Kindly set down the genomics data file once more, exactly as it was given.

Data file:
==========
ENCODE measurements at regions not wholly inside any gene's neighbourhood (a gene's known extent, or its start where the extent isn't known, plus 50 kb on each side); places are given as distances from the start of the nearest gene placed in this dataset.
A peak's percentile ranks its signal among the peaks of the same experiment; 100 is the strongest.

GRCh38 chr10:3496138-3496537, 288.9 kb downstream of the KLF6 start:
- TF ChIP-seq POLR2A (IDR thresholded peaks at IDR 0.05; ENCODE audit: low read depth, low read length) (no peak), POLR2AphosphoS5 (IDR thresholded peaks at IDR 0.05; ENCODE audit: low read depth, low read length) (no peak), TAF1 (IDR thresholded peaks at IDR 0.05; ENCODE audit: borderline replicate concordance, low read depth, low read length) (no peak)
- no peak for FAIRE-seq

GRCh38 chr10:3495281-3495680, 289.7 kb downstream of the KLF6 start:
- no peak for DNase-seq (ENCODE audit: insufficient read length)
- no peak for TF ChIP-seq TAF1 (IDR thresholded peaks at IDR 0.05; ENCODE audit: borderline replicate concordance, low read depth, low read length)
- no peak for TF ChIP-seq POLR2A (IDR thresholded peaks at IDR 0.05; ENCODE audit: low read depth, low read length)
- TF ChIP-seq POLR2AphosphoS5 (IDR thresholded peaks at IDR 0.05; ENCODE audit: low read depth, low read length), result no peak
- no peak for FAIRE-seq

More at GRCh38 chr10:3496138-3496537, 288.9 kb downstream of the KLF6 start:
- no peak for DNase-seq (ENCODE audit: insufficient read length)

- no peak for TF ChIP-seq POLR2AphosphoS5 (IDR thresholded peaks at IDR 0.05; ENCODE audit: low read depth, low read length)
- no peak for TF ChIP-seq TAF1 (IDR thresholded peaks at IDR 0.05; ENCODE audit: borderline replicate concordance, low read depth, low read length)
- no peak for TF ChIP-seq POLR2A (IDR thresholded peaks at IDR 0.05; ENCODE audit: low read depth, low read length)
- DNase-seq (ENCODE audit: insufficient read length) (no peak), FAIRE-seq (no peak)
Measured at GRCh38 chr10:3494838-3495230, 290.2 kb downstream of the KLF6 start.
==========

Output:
ENCODE measurements at regions not wholly inside any gene's neighbourhood (a gene's known extent, or its start where the extent isn't known, plus 50 kb on each side); places are given as distances from the start of the nearest gene placed in this dataset.
A peak's percentile ranks its signal among the peaks of the same experiment; 100 is the strongest.

GRCh38 chr10:3496138-3496537, 288.9 kb downstream of the KLF6 start:
- TF ChIP-seq POLR2A (IDR thresholded peaks at IDR 0.05; ENCODE audit: low read depth, low read length) (no peak), POLR2AphosphoS5 (IDR thresholded peaks at IDR 0.05; ENCODE audit: low read depth, low read length) (no peak), TAF1 (IDR thresholded peaks at IDR 0.05; ENCODE audit: borderline replicate concordance, low read depth, low read length) (no peak)
- no peak for FAIRE-seq

GRCh38 chr10:3495281-3495680, 289.7 kb downstream of the KLF6 start:
- no peak for DNase-seq (ENCODE audit: insufficient read length)
- no peak for TF ChIP-seq TAF1 (IDR thresholded peaks at IDR 0.05; ENCODE audit: borderline replicate concordance, low read depth, low read length)
- no peak for TF ChIP-seq POLR2A (IDR thresholded peaks at IDR 0.05; ENCODE audit: low read depth, low read length)
- TF ChIP-seq POLR2AphosphoS5 (IDR thresholded peaks at IDR 0.05; ENCODE audit: low read depth, low read length), result no peak
- no peak for FAIRE-seq

More at GRCh38 chr10:3496138-3496537, 288.9 kb downstream of the KLF6 start:
- no peak for DNase-seq (ENCODE audit: insufficient read length)

- no peak for TF ChIP-seq POLR2AphosphoS5 (IDR thresholded peaks at IDR 0.05; ENCODE audit: low read depth, low read length)
- no peak for TF ChIP-seq TAF1 (IDR thresholded peaks at IDR 0.05; ENCODE audit: borderline replicate concordance, low read depth, low read length)
- no peak for TF ChIP-seq POLR2A (IDR thresholded peaks at IDR 0.05; ENCODE audit: low read depth, low read length)
- DNase-seq (ENCODE audit: insufficient read length) (no peak), FAIRE-seq (no peak)
Measured at GRCh38 chr10:3494838-3495230, 290.2 kb downstream of the KLF6 start.